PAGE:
WHAT IS MARINE DEBRIS?
Through classroom and field activities, students sort, categorize and come up with a common definition of marine debris.
Lesson 1: Beach Box Exploration
from Oregon Sea Grant
What is marine debris? Bring the beach into the classroom. In this activity, students explore contents of ‘beach boxes’ in groups at tables, sorting contents into “marine debris”, “NOT marine debris” and “not sure”. What evidence do they use to decide how to categorize each item?
What evidence did you use to decide if an item was marine debris or not? Did you detect any similarities or patterns in the box contents? Were you surprised to find particular objects in the box? Sort materials by other criteria such as materials, size, possible origin, etc.
Lesson 2: Investigating the Great Pacific Garbage Patch
How abundant is marine debris? There is a great deal of information and misinformation about how much marine debris exists in the open ocean and how it is distributed. We often hear that “The Great Pacific Garbage Patch is twice the size of Texas”, but what exactly does that mean? Have students read and discuss the article “Pacific Ocean 'garbage patch' exaggerated, new analysis asserts” [pdf]. What are some of the exaggerated claims that are identified by researchers in this article? How could the way marine debris is sometimes described lead to misconceptions? How can we convey the magnitude of the problem accurately?
Ask students to research the issue further using the resources listed below and others. Brainstorm ways to convey the problem of marine debris to others in ways that are both compelling yet based on accurate information. Students can then write their own news story about marine debris.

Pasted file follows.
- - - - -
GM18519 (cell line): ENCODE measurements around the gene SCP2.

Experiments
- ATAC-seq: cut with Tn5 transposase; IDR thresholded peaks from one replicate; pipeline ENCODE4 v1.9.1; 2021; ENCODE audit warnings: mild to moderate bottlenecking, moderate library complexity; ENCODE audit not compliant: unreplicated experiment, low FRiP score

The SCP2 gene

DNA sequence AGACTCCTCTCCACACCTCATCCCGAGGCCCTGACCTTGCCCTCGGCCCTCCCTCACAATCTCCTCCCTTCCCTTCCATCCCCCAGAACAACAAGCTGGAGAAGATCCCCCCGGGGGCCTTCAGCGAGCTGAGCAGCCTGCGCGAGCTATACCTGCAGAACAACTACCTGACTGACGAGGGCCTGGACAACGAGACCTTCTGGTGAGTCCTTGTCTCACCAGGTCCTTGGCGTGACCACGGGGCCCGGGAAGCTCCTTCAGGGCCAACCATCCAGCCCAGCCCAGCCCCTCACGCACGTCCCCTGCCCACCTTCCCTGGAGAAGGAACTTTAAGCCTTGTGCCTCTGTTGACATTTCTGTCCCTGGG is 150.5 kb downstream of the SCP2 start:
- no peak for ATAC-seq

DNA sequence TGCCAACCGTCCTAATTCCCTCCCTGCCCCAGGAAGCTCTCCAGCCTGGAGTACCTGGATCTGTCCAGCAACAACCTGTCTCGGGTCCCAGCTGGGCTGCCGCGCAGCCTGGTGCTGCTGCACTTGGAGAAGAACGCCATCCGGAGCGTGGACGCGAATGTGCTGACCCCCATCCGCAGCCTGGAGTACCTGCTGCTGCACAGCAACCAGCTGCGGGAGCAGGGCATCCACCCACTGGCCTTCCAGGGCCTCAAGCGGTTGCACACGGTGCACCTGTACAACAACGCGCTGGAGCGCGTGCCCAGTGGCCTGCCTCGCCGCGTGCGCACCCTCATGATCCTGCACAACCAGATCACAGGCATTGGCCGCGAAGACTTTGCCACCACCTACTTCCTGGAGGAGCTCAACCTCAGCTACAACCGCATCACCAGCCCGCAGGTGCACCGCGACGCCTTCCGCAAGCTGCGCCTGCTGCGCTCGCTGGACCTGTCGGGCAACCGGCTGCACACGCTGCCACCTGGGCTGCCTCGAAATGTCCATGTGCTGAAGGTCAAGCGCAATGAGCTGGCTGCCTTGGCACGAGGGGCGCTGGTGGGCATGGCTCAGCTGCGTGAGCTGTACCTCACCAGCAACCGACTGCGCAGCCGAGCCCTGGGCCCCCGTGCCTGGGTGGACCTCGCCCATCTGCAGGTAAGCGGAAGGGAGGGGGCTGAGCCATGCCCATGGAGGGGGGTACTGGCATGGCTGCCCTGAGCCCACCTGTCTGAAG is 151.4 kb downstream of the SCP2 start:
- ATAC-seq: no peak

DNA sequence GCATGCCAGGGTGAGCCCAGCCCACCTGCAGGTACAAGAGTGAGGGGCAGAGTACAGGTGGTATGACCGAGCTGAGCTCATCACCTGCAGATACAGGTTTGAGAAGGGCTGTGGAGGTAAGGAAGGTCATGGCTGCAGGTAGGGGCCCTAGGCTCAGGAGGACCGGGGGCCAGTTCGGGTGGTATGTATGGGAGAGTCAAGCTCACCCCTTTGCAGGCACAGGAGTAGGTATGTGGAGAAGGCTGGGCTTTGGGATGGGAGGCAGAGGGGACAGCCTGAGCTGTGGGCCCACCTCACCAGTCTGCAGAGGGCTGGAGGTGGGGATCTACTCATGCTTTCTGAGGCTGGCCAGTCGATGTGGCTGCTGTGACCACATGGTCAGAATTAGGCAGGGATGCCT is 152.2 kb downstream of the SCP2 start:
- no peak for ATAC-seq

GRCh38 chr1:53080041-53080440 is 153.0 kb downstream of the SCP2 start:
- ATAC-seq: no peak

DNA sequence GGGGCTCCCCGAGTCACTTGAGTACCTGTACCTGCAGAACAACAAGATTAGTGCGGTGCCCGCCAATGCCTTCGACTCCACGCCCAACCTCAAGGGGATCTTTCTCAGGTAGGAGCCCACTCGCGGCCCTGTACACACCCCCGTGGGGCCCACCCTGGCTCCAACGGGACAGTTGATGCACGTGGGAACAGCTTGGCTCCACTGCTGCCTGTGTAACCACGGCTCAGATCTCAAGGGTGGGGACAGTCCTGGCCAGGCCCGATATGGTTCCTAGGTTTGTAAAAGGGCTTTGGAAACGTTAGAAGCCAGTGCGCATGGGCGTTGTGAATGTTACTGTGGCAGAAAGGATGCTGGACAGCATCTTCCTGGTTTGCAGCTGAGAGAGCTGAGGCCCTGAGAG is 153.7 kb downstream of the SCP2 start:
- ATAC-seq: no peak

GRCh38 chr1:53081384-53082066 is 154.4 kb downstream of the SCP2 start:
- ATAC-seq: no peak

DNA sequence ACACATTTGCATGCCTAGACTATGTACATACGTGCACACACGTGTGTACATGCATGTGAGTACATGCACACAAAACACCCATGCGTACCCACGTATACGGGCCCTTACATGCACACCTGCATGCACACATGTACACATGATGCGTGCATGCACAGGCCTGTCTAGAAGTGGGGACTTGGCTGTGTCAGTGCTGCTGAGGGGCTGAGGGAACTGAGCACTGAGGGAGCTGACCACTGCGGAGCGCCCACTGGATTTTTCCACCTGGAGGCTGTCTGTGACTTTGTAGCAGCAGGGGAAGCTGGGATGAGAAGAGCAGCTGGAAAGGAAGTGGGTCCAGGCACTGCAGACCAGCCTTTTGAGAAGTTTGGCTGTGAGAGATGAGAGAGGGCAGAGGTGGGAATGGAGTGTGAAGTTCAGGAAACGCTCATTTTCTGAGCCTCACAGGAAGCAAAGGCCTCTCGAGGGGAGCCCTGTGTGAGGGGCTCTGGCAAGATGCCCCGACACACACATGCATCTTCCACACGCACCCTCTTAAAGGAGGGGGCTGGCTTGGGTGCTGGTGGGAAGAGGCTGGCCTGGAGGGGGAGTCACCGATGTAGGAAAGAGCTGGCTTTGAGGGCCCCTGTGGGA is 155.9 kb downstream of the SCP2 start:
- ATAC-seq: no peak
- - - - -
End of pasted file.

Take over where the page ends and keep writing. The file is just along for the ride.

Lesson 3: Quantifying Marine Debris - General Protocol or Microplastic Protocol
from Plastic Beach Project from 5 Gyres
How much and what kind of marine debris is on the beach? Students use a sampling protocol to collect, sort and quantify marine debris on a beach.
Create a graphical representation of the types and quantity of marine debris collected. What were the main types of marine debris found at your study site? What further questions do you have about marine debris at your study site? How could you design an experiment to answer one of those questions?
Lesson 4: Plastics in the Water Column
from Monterey Bay Aquarium
Where can you find plastics in the water column, and why? Students explore the densities of different plastics to see where in the water column they would likely be found. Then they relate the location of plastics in the water column to the feeding behavior of various marine organisms and discuss how marine debris can cause problems for different animals inhabiting a variety of ocean depths.
How is density related to buoyancy? Based on your findings, would you expect to find marine debris only at the surface of the ocean? Why or why not?
Lesson 5: A Degrading Experience
from NOAA Turning the Tide on Trash
How long does it take different materials to degrade? Students perform an experiment to learn how different types of debris break down over time and how they are their degradation is affected by environmental conditions.
Which objects persisted the longest? What physical factors in the ocean might affect rates of degredation? Does the ability of an item to degrade affect whether it is likely to be found in the marine environment? Could marine debris continue to impact ecosystems even after fragmentation?
When plastics break down, they become smaller microplastics, and even smaller nanoplastics.
Marine debris is any solid, persistent, human-created waste that has been deliberately or accidentally introduced into a waterway or ocean. Marine debris is a global problem which impacts ecosystems and organisms from shorelines to the ocean floor.
ESS3.C - Human Impacts on Earth Systems - Sustainability of human societies and the biodiversity that supports them requires responsible management of natural resources, including the development of technologies